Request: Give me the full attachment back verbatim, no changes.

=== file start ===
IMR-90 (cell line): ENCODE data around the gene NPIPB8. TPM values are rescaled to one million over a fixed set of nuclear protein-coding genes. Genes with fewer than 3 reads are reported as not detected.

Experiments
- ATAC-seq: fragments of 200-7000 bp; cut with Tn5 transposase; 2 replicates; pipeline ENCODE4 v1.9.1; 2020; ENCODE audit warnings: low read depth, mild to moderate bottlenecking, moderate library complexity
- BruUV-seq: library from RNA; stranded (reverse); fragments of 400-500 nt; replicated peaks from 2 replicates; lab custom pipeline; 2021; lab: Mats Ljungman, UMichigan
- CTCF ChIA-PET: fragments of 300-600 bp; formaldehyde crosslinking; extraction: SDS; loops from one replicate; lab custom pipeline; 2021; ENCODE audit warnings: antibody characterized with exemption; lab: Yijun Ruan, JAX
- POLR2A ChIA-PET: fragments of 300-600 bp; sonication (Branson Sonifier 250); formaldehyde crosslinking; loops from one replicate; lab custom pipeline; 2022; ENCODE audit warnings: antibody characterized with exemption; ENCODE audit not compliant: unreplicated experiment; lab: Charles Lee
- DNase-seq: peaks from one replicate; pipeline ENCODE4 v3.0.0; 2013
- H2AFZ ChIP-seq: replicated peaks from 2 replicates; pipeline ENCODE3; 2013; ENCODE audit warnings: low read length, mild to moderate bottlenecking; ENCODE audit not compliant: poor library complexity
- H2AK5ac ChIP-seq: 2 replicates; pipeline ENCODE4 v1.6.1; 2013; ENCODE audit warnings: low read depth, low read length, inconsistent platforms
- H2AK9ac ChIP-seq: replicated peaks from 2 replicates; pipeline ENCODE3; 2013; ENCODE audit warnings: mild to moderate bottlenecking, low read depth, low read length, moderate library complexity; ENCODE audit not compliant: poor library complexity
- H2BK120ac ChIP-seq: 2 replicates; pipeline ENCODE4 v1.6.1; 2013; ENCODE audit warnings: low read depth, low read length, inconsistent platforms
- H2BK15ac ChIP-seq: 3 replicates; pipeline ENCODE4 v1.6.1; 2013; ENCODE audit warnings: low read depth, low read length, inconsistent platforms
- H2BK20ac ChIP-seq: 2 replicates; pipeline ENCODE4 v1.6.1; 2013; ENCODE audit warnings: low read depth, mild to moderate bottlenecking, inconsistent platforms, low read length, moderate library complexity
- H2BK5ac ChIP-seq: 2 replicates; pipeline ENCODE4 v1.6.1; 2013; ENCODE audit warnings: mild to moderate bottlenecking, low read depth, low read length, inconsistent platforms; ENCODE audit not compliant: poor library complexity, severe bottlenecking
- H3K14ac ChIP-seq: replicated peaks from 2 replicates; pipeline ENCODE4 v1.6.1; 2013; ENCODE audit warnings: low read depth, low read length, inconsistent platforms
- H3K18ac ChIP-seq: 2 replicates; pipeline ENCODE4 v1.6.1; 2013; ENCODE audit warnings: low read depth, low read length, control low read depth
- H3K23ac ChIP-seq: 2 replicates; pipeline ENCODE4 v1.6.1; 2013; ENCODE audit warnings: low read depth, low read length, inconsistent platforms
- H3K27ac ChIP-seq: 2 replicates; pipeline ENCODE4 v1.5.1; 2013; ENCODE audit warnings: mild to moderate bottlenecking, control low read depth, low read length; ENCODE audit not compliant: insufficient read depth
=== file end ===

IMR-90 (cell line): ENCODE data around the gene NPIPB8. TPM values are rescaled to one million over a fixed set of nuclear protein-coding genes. Genes with fewer than 3 reads are reported as not detected.

Experiments
- ATAC-seq: fragments of 200-7000 bp; cut with Tn5 transposase; 2 replicates; pipeline ENCODE4 v1.9.1; 2020; ENCODE audit warnings: low read depth, mild to moderate bottlenecking, moderate library complexity
- BruUV-seq: library from RNA; stranded (reverse); fragments of 400-500 nt; replicated peaks from 2 replicates; lab custom pipeline; 2021; lab: Mats Ljungman, UMichigan
- CTCF ChIA-PET: fragments of 300-600 bp; formaldehyde crosslinking; extraction: SDS; loops from one replicate; lab custom pipeline; 2021; ENCODE audit warnings: antibody characterized with exemption; lab: Yijun Ruan, JAX
- POLR2A ChIA-PET: fragments of 300-600 bp; sonication (Branson Sonifier 250); formaldehyde crosslinking; loops from one replicate; lab custom pipeline; 2022; ENCODE audit warnings: antibody characterized with exemption; ENCODE audit not compliant: unreplicated experiment; lab: Charles Lee
- DNase-seq: peaks from one replicate; pipeline ENCODE4 v3.0.0; 2013
- H2AFZ ChIP-seq: replicated peaks from 2 replicates; pipeline ENCODE3; 2013; ENCODE audit warnings: low read length, mild to moderate bottlenecking; ENCODE audit not compliant: poor library complexity
- H2AK5ac ChIP-seq: 2 replicates; pipeline ENCODE4 v1.6.1; 2013; ENCODE audit warnings: low read depth, low read length, inconsistent platforms
- H2AK9ac ChIP-seq: replicated peaks from 2 replicates; pipeline ENCODE3; 2013; ENCODE audit warnings: mild to moderate bottlenecking, low read depth, low read length, moderate library complexity; ENCODE audit not compliant: poor library complexity
- H2BK120ac ChIP-seq: 2 replicates; pipeline ENCODE4 v1.6.1; 2013; ENCODE audit warnings: low read depth, low read length, inconsistent platforms
- H2BK15ac ChIP-seq: 3 replicates; pipeline ENCODE4 v1.6.1; 2013; ENCODE audit warnings: low read depth, low read length, inconsistent platforms
- H2BK20ac ChIP-seq: 2 replicates; pipeline ENCODE4 v1.6.1; 2013; ENCODE audit warnings: low read depth, mild to moderate bottlenecking, inconsistent platforms, low read length, moderate library complexity
- H2BK5ac ChIP-seq: 2 replicates; pipeline ENCODE4 v1.6.1; 2013; ENCODE audit warnings: mild to moderate bottlenecking, low read depth, low read length, inconsistent platforms; ENCODE audit not compliant: poor library complexity, severe bottlenecking
- H3K14ac ChIP-seq: replicated peaks from 2 replicates; pipeline ENCODE4 v1.6.1; 2013; ENCODE audit warnings: low read depth, low read length, inconsistent platforms
- H3K18ac ChIP-seq: 2 replicates; pipeline ENCODE4 v1.6.1; 2013; ENCODE audit warnings: low read depth, low read length, control low read depth
- H3K23ac ChIP-seq: 2 replicates; pipeline ENCODE4 v1.6.1; 2013; ENCODE audit warnings: low read depth, low read length, inconsistent platforms
- H3K27ac ChIP-seq: 2 replicates; pipeline ENCODE4 v1.5.1; 2013; ENCODE audit warnings: mild to moderate bottlenecking, control low read depth, low read length; ENCODE audit not compliant: insufficient read depth